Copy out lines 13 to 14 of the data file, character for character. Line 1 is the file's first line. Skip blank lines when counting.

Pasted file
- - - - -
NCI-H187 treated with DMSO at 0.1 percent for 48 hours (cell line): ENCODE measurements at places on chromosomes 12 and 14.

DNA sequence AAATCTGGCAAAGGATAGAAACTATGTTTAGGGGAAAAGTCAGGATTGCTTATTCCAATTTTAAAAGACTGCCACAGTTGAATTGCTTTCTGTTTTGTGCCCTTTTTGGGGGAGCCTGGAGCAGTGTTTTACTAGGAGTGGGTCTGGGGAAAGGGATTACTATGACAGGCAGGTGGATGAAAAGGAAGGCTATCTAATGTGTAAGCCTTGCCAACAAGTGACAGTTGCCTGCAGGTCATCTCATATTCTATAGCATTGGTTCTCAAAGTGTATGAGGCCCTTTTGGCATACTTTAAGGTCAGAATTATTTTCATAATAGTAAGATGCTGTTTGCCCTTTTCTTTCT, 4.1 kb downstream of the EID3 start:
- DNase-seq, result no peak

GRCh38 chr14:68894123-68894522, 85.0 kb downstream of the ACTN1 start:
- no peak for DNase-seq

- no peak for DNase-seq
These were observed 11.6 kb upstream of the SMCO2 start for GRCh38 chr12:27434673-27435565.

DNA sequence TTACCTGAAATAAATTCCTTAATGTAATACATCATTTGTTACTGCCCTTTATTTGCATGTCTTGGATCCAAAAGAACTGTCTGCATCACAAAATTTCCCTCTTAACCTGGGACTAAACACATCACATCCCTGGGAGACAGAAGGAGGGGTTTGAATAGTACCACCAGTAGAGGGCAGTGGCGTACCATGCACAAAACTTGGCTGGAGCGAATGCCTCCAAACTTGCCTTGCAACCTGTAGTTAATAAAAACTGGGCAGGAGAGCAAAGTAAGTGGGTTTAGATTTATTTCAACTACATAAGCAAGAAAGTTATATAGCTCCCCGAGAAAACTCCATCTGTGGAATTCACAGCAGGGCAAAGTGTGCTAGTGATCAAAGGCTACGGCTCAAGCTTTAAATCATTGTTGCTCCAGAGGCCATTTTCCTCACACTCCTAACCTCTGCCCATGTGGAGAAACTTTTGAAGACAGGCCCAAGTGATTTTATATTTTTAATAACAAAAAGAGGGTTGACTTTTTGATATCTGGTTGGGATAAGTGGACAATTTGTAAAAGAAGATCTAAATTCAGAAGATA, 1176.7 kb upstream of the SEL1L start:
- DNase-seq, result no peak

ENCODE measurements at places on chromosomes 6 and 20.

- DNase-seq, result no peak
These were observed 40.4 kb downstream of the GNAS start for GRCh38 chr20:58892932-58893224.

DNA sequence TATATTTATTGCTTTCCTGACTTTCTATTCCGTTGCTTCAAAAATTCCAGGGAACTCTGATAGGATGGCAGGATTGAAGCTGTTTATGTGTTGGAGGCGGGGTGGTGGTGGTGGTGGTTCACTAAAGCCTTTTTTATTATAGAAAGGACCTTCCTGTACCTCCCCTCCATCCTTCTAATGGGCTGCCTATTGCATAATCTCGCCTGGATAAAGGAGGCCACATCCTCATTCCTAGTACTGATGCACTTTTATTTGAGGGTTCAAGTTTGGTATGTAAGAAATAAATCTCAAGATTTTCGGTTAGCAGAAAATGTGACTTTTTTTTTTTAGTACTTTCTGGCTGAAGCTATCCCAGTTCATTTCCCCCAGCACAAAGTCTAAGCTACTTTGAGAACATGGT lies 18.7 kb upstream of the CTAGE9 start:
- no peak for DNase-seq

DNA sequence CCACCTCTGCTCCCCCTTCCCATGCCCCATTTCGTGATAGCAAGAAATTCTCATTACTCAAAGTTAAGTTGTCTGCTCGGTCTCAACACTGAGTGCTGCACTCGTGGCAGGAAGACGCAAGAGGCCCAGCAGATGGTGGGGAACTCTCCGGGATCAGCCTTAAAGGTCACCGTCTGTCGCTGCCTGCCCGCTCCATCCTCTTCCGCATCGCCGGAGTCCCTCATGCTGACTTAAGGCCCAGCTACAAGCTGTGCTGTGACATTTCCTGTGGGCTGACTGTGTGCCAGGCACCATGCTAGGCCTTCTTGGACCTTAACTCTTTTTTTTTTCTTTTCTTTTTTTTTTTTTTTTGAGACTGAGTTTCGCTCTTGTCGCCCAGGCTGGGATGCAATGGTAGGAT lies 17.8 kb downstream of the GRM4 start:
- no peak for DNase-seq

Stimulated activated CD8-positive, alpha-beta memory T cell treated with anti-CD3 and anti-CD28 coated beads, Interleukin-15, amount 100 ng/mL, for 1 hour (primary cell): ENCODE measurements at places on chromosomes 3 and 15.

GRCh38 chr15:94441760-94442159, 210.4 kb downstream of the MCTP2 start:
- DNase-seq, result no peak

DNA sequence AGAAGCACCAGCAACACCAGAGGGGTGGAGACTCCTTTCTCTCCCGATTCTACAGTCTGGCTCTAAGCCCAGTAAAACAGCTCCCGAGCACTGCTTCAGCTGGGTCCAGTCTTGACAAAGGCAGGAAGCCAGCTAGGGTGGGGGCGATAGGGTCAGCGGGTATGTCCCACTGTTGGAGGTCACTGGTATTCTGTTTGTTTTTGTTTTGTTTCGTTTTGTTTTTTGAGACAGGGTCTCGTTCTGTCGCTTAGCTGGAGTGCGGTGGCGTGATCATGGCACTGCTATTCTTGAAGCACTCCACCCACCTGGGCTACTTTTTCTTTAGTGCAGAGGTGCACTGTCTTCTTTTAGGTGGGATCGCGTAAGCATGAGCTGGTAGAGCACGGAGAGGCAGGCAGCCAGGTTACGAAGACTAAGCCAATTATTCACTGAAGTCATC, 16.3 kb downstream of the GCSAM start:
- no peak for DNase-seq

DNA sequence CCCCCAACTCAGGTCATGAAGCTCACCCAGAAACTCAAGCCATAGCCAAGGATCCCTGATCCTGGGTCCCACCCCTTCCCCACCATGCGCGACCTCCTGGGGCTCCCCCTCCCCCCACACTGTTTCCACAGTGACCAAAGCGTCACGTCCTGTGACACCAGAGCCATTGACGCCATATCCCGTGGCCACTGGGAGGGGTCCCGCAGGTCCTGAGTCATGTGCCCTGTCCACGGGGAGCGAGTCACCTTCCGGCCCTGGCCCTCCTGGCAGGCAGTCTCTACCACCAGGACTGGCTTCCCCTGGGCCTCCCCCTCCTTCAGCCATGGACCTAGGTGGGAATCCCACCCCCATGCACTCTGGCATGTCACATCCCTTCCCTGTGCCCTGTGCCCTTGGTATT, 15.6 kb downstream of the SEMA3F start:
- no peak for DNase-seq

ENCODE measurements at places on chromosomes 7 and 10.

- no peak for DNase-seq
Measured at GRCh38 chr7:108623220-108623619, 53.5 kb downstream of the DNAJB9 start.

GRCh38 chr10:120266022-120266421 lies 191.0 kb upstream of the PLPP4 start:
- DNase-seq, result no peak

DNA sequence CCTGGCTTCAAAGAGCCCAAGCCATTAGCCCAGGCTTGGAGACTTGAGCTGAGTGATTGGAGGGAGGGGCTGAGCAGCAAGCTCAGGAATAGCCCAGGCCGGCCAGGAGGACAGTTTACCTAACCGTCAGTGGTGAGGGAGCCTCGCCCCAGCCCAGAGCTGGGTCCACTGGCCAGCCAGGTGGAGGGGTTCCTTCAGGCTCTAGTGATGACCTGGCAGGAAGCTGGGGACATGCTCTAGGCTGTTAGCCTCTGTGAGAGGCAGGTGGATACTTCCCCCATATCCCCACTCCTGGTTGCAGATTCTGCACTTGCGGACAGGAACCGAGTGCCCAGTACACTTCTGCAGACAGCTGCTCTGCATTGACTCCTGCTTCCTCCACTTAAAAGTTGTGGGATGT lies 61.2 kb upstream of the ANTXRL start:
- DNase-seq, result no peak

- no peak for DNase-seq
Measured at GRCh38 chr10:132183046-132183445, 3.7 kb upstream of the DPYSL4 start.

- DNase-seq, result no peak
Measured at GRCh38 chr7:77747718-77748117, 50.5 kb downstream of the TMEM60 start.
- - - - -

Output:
DNA sequence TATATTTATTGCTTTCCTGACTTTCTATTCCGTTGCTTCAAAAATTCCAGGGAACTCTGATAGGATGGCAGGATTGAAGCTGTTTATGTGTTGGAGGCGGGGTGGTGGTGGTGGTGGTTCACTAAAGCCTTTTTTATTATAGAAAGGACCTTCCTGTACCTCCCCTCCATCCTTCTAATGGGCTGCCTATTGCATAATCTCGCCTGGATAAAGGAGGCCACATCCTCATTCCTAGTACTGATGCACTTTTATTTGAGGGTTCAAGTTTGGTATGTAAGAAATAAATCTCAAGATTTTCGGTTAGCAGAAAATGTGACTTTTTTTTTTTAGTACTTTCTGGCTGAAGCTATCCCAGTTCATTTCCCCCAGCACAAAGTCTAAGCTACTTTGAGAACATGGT lies 18.7 kb upstream of the CTAGE9 start:
- no peak for DNase-seq